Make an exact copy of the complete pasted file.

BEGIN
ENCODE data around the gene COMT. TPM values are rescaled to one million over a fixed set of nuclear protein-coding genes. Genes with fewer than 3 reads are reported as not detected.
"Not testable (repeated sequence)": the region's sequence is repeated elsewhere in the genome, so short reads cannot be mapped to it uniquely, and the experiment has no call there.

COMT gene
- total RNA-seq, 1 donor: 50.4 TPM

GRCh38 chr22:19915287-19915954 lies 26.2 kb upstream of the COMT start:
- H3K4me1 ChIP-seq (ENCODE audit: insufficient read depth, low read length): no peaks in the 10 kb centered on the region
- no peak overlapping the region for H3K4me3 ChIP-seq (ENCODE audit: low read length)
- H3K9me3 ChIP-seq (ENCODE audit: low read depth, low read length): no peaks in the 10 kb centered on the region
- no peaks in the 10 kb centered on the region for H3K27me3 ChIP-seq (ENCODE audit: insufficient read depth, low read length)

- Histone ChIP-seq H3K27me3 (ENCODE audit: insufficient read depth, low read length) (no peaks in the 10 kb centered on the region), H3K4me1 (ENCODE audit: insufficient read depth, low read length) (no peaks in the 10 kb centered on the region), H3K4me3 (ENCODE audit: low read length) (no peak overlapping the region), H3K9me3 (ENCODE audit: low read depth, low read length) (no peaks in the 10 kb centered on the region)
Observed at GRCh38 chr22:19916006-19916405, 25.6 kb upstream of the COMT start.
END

ENCODE data around the gene COMT. TPM values are rescaled to one million over a fixed set of nuclear protein-coding genes. Genes with fewer than 3 reads are reported as not detected.
"Not testable (repeated sequence)": the region's sequence is repeated elsewhere in the genome, so short reads cannot be mapped to it uniquely, and the experiment has no call there.

COMT gene
- total RNA-seq, 1 donor: 50.4 TPM

GRCh38 chr22:19915287-19915954 lies 26.2 kb upstream of the COMT start:
- H3K4me1 ChIP-seq (ENCODE audit: insufficient read depth, low read length): no peaks in the 10 kb centered on the region
- no peak overlapping the region for H3K4me3 ChIP-seq (ENCODE audit: low read length)
- H3K9me3 ChIP-seq (ENCODE audit: low read depth, low read length): no peaks in the 10 kb centered on the region
- no peaks in the 10 kb centered on the region for H3K27me3 ChIP-seq (ENCODE audit: insufficient read depth, low read length)

- Histone ChIP-seq H3K27me3 (ENCODE audit: insufficient read depth, low read length) (no peaks in the 10 kb centered on the region), H3K4me1 (ENCODE audit: insufficient read depth, low read length) (no peaks in the 10 kb centered on the region), H3K4me3 (ENCODE audit: low read length) (no peak overlapping the region), H3K9me3 (ENCODE audit: low read depth, low read length) (no peaks in the 10 kb centered on the region)
Observed at GRCh38 chr22:19916006-19916405, 25.6 kb upstream of the COMT start.